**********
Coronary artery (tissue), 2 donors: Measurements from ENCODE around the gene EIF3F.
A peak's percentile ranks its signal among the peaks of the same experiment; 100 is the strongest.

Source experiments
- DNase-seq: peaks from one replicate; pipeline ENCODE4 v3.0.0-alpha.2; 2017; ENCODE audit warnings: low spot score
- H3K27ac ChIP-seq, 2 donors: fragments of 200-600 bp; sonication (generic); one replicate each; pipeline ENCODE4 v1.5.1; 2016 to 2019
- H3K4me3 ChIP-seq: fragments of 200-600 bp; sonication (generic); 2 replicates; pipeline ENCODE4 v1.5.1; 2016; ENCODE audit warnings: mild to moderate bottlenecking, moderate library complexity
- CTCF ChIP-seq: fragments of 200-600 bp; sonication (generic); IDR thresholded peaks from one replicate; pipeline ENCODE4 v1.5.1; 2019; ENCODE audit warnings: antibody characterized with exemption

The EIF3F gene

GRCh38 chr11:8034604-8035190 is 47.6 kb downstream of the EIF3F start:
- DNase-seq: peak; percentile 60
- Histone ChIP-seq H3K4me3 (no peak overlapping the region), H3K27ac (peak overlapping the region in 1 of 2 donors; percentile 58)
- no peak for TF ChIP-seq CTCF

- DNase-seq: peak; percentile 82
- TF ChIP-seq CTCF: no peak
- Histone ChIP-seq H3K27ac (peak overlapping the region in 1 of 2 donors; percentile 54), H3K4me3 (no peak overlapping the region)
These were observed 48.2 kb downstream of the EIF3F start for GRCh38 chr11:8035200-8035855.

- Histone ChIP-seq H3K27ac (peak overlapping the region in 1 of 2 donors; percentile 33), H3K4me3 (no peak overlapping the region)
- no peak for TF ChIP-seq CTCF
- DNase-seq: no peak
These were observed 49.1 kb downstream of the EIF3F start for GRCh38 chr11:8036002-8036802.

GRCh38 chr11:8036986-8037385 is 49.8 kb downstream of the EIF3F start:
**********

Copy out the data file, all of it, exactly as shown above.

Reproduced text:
Coronary artery (tissue), 2 donors: Measurements from ENCODE around the gene EIF3F.
A peak's percentile ranks its signal among the peaks of the same experiment; 100 is the strongest.

Source experiments
- DNase-seq: peaks from one replicate; pipeline ENCODE4 v3.0.0-alpha.2; 2017; ENCODE audit warnings: low spot score
- H3K27ac ChIP-seq, 2 donors: fragments of 200-600 bp; sonication (generic); one replicate each; pipeline ENCODE4 v1.5.1; 2016 to 2019
- H3K4me3 ChIP-seq: fragments of 200-600 bp; sonication (generic); 2 replicates; pipeline ENCODE4 v1.5.1; 2016; ENCODE audit warnings: mild to moderate bottlenecking, moderate library complexity
- CTCF ChIP-seq: fragments of 200-600 bp; sonication (generic); IDR thresholded peaks from one replicate; pipeline ENCODE4 v1.5.1; 2019; ENCODE audit warnings: antibody characterized with exemption

The EIF3F gene

GRCh38 chr11:8034604-8035190 is 47.6 kb downstream of the EIF3F start:
- DNase-seq: peak; percentile 60
- Histone ChIP-seq H3K4me3 (no peak overlapping the region), H3K27ac (peak overlapping the region in 1 of 2 donors; percentile 58)
- no peak for TF ChIP-seq CTCF

- DNase-seq: peak; percentile 82
- TF ChIP-seq CTCF: no peak
- Histone ChIP-seq H3K27ac (peak overlapping the region in 1 of 2 donors; percentile 54), H3K4me3 (no peak overlapping the region)
These were observed 48.2 kb downstream of the EIF3F start for GRCh38 chr11:8035200-8035855.

- Histone ChIP-seq H3K27ac (peak overlapping the region in 1 of 2 donors; percentile 33), H3K4me3 (no peak overlapping the region)
- no peak for TF ChIP-seq CTCF
- DNase-seq: no peak
These were observed 49.1 kb downstream of the EIF3F start for GRCh38 chr11:8036002-8036802.

GRCh38 chr11:8036986-8037385 is 49.8 kb downstream of the EIF3F start: